Top 10 Weird Crimes of the Week

From identity theft and pharmacy theft to loitering raccoons, here are the weirdest police blotter items of the week.

Holy hijinks! There were plenty of kooky crimes to go around this week, including vandalism with plastic forks in Pelham, a raccoon accused of loitering in Tarrytown, and the latest on a Chappaqua couple charged with a scam involving the CIA and Polish priests. Here are the top 10 notable crimes of the week:

Port Chester 'Burglary' Actually Utility Workers, Firefighters Checking for Gas Leak

When residents of an East Broadway apartment in Port Chester came back to their home last Thursday and found several window screens ripped open, they reported a burglary.

Along with the ripped screens and open windows, a door leading from the basement to the upstairs apartment was left open, and property in the basement had been scattered around. Police agreed, , and the burglar may have been scared off.

The only strange thing? Nothing was missing.

After checking with the fire department, police realized the "burglars" were firefighters and workers from Con Edison, who entered the building after responding to a report of a gas leak, Lt. James Ladeairous said. Items were knocked over when they entered through a basement window, which made it look like a burglar had torn through possessions in the basement.

The gas leak turned out to be a false alarm, although it wasn't immediately clear why authorities didn't notify the homeowners. After realizing the home had been entered in a fire department response, police called the apartment's residents and closed the case.

Plastic Forks Used as Lawn Decoration in Pelham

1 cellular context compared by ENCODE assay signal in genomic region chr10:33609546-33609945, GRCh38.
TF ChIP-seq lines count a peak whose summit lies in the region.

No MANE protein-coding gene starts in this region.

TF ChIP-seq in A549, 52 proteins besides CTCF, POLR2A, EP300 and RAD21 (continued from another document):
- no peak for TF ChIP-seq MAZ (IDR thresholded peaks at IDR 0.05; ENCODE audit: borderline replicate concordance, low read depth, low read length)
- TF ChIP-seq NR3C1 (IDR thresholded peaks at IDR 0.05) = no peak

A Washington Avenue resident called Pelham Manor Police on March 26 to report that she awoke to find approximately 100 plastic forks impaled into her front lawn. Two discarded condoms were also found. It was unclear if they were used. The resident could not think of anyone who would target their household.

Ex-Pastor Embezzled Church Funds to Finance Online Gambling and Other Personal Expenses, Police Say

The former pastor of a Rockland County Roman Catholic Church to pay for personal expenses including online gambling, according to Rockland County District Attorney Thomas P. Zugibe.

The Rev. Thomas Kreiser, 45, of 21 Cinder Road, Garnerville, is charged with one count of third-degree grand larceny in connection with the illicit use of an American Express card for St. Gregory Barbarigo Church in Garnerville from March to June 2010.

Kreiser was pastor of the church from 2008 until his resignation in June 2010. If convicted, Kreiser faces a possible state prison sentence of up to seven years, said police.

Ex-Mayor Accused of Falsifying Daughter’s Educational Records to Increase Her Teacher’s Salary

Former Hillburn mayor and Ramapo Central School District Administrator Brian Miele, 60, was arrested on March 25 in order to boost her salary as a Ramapo Central teacher, according to police.

Police said Miele was responsible for tracking the educational records of Ramapo Central teachers, which in turn affected the salary and compensation of individual teachers. Rockland County District Attorney Thomas Zugibe said Miele is accused of crediting his daughter, teacher Kristen Nicholson, with multiple educational credits she was not entitled to, illegally boosting her salary more than $40,000 during her employment with Ramapo Central.

If convicted, he faces a possible state prison sentence of up to seven years, Zugibe said, noting the investigation into teacher’s educational credits and certification is continuing.